• jml3589

    I recently got arrested for snacking my child on her legs for being cheeky. I regretted the incident. Upshot is l am going to be issued a simple caution. Problem is l have to resign from my job as l work for the police. Now l face the prospect of losing my house, my employment all for a one off incident.

    God knows what l’m going to do for employment

  • Hot_T

    I got a four year sentence in 1996 and thought that I would have to declare my conviction for life, it appears that since the ROA was ammended in 2014 my conviction is now spent. A bit late for me in applying for jobs as I have just retired, but I did manage to have a very successful career which resumed almost immediately after my release from prison. You need to try and identify jobs where they are unlikely to ask if you have a conviction, if they do ask then just move on to the next application, my best advice to anyone is don’t declare your conviction unless you absolutly have to, best to just walk away, dont even apply for jobs that ask for conviction details, you probably wont get them and your details could be passed on to other people/organizations….just keep on trying and good luck!

  • Ann fairhurst

    I was convicted in 1995 for claiming benefits whilst working for a month, I held down a job in the caring spectre for 15 years with their knowledge, until an outside agency came on board with the company and requested an up to date enhanced crb. I was instantly dismissed. I have been unemployed for the last 3 years, and find it impossible to find work due to the conviction.. I have written to the police/ courts involved and have been informed that the conviction will stay… I have become increasingly depressed , has anyone else ever come across my scenario and was there a happier outcome? Any suggestions welcome.

  • Richard

    I was recently turned down for a job in the education sector, even though I have worked in education since my suspended sentence, even though my conviction was spent in 2009. Employers need to realise that having a criminal conviction does not always mean that you are a bad person. It can simply mean that under immense duress and depression you have made an uncharacteristic, stupid life choice. It is bad enough that when you declare your conviction that you are punished again by insurance companies charging you more, but for employers to discriminate against you I feel is appalling. I understand that some jobs you cannot be consider for with a conviction but mine was not a safeguarding issue and neither would I ever put myself in any criminal situation again. Mistakes are only mistakes if you learn from them and my experience has actually given me empathy toward the learners who I support.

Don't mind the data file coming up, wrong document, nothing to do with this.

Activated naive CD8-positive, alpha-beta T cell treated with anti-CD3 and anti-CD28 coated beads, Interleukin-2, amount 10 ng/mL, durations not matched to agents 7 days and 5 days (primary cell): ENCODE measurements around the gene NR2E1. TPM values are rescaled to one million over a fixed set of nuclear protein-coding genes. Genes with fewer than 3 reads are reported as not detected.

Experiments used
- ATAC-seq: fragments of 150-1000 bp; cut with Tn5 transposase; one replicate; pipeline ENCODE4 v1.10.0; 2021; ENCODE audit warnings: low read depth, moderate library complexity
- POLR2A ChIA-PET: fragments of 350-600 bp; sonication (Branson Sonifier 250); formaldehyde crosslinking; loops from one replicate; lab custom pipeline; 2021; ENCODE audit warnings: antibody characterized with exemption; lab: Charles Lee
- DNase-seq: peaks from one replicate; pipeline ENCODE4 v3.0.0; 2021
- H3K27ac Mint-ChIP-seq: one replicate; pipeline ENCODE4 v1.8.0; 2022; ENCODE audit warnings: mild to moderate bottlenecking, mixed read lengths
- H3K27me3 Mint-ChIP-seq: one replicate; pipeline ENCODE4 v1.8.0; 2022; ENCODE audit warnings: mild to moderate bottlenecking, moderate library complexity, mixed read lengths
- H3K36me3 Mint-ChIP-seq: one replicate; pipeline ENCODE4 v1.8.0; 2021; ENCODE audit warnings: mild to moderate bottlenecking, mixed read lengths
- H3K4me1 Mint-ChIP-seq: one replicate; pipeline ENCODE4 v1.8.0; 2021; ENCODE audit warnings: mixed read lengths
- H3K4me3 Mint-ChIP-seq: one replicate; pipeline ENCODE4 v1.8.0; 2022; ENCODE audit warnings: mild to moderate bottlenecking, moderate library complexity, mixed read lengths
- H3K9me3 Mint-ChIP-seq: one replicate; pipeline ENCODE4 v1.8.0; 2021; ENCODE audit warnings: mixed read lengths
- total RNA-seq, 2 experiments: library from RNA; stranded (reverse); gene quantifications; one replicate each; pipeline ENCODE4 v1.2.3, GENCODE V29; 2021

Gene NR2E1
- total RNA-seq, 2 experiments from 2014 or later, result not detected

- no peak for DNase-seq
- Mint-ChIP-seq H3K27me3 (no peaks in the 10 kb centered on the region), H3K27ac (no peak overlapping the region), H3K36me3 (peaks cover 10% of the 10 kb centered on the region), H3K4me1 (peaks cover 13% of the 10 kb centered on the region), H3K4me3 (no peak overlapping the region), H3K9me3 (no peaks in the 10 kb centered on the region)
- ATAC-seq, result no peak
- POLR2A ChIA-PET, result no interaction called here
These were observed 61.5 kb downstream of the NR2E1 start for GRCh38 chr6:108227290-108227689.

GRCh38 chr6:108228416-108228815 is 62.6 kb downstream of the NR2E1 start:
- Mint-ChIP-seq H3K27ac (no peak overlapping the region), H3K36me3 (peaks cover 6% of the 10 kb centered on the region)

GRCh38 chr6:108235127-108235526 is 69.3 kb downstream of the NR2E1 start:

• N

    I have A conviction from 1995 and 21 years later it still haunts me. I get the job but then they withdraw the offer, I obtained benefit for 1 week while working a temp job, went to court got 2yrs conditional discharge and costs. it comes up on my DBS and as soon as they see that it goes down hill, too many narrow minded people.

  • pele butcher

    We need a complete overhaul in the employment industry. Qualifications are a joke and so is discrimination on bounds of criminal records. The only people losing out are the people.

  • Adrian Robinson

    I had a very misspent childhood and adolescence that led on to homelessness. All my convictions were for shoplifting and always food. i ended up in Borstal for most of 1986/87, due to being homeless and no fixed abode. since then nothing not even a caution or a stop and search, i am a pillar of my community and i campaign to eradicate child maltreatment. I chose to work predominantly in health and social care and have been registered as a care manager in adult services .
    I have suffered greatly in employment searches, i find a job, i get interviewed then i declare my discrepancy from my child hood then i don’t get the job.
    I must apply for 10/20 jobs a week i reckon most decline me due to my stupid years.
    I have the same passion and commitment as the person with no convictions and even jobs that say we will not judge, they judge; i know this because i worked for a company that did that so know first hand.
    I get why the DBS is there and understand we do not want any more Huntly cases, but i am sure there must be an easier way to assess individuals with convictions and there suitability for job roles. What about my human rights and my feelings.
    I was a product of an abusive childhood leading to a homeless vulnerable person and i am still paying the price.

  • amy cole

    Hi Simone in 2015 I was given a simple caution for theft and in 2016 this year I was arrested and was given a criminal record for 2 attempts off burgley. I was given a court date and sent to court in November last month. I know how hard it is to get a job when we do these series things but we just don’t think at the time. I used to be a nurse myself and I would like to get back to nursing in the future but because of my stupid mistakes I have made in the passed no one wants to employ me in any job I am now job less and claiming benefits but I am hoping in a few years time someone might give me that chance I hope.

  • Gary Brooks

    Have you been convicted of a criminal offence? Do I answer yes or no….. I have two cautions

  • Boris

    Has anyone travelled to the US with a spent conviction?
    Was it declared or not when applying for a US visa?

  • Miranda Badtothebone

    Employers should not be privy to your background information, unless they are willing to reveal to you the person who is doing a search on you, their background information. This is only fair. Darn shame that companies are even allowed to make money off of giving out someones background information. who authorizes this crap in the first place?